Meet the MRO Matchmakers
If the pandemic has convinced you it’s time to diversify into facilities maintenance, repair and operations, these industry vets say they can help save you time, money and pain.
It’s times like these that make residential contractors wish they had a few corporate customers with the resources to help them weather the storm.
At least that’s the indication from the most recent Pro Construction Guide survey. Nearly 60 percent of 513 residential construction pros surveyed said they would be willing to take contract work from new channels outside their specialty, including facilities maintenance.
Who can blame them at a time when millions of homeowners remain reluctant to admit contractors into their homes? After all, national retail, restaurant and hotel chains must continue maintaining their properties whether they are open for business or not. Most fast food chains are still offering takeout and still need to keep their kitchen equipment running.
Many have hired contractors to install transparent plastic barriers between cashiers and customers at checkout lines or pandemic-related signage. Even hotels that have closed need to maintain their elevators and HVAC systems. Office buildings and retailers lucky enough to be deemed essential are spending more cleaning their stores, while some non-essential businesses are catching up on deferred maintenance. Lawns still need to be mowed and hedges still need to be trimmed.
The challenge, of course, is not only breaking into the $400 billion-a-year business of commercial facilities maintenance, repair and operations (MRO) but doing it profitably. And that has only become harder in recent years.
Customer expectations are high and rising and margins are falling, thanks in large part to technology that enables facilities managers or their proxies to squeeze costs out of MRO.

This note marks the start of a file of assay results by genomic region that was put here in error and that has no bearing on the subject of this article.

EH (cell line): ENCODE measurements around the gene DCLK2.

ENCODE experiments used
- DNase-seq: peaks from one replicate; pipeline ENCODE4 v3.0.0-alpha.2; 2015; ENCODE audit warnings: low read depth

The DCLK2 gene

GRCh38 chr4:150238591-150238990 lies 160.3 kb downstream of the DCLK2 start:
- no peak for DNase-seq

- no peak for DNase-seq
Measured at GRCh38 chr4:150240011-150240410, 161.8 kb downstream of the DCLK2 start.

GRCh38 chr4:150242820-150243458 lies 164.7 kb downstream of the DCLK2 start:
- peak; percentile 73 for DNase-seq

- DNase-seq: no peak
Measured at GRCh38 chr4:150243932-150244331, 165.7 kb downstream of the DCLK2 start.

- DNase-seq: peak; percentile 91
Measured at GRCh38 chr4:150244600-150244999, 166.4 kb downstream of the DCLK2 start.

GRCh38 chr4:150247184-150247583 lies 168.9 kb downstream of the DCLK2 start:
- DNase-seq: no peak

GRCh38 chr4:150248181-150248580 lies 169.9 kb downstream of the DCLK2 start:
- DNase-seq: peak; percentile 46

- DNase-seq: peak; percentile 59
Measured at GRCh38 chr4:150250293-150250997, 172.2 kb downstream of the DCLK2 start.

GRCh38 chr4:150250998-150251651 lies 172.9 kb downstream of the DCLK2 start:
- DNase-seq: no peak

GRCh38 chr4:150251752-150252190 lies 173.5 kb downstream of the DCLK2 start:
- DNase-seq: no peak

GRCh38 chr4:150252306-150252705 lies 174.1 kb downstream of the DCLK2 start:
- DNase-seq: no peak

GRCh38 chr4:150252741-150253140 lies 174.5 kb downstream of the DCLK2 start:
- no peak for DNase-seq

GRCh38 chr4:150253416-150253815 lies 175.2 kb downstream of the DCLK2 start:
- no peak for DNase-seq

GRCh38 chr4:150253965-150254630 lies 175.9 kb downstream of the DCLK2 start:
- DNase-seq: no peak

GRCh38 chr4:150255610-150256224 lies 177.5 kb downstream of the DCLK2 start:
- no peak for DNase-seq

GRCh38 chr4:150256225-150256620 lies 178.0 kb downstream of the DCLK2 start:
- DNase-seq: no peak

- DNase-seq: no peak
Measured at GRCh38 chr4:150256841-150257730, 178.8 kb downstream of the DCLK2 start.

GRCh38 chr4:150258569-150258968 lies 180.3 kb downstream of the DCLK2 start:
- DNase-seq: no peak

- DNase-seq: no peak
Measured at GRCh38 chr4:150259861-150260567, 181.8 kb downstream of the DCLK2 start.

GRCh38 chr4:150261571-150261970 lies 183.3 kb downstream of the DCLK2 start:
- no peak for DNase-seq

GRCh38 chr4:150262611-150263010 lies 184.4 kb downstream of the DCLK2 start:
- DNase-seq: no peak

For instance, some Fortune 500 companies now purchase all the materials for major projects and ship them directly to the job sites, eliminating an important markup opportunity for contractors.
Also, national chains often work primarily through contractors known as “integrators.” These companies, including some that do tens of millions of dollars a year in business, specialize in subcontracting MRO work to dozens of pre-qualified contractors.
Integrators earn profits several ways, most of which eat into contractors’ margins. In addition to supplying materials, for instance, they usually insist contractors grant them discounted labor rates. Some have developed technology platforms, including mobile apps, that enable them and their Fortune 500 clients to monitor job costs in real time. Some even use geofencing to track when contractors arrive and leave job sites.
These forces have all led to an “Amazonification” of the industry that is compressing contractor margins, says Michael Brown, who has spent the last 12 years helping national chains outsource MRO work to contractors through his company M.Brown Consulting.
As the executive in charge of North American plumbing services for Home Depot in the early 2000s, Brown procured services from surveying among 20,000 contractors needed to fulfill services homeowners ordered through the retailer. He then took the helm at Home Depot’s largest provider of residential plumbing services. That company employed its own plumbers and owned a fleet of more than 200 trucks in 13 markets.
This experience enabled Brown to amass contacts with strong relationships to facilities MRO managers at some of the nation’s largest retailers, including Walmart, PetSmart and 7-Eleven. Together, they see a steady flow of MRO work, which can be divided into three buckets:
- Projects: These typically involve upgrading multiple stores across a multi-state region. That could mean installing signage, flooring, checkout counters, customer traffic flow devices, anti-theft systems or lighting.
- On-demand services: These are one-off jobs that often entail plumbing, electrical, HVAC, refrigeration, flooring, roofing and other repairs.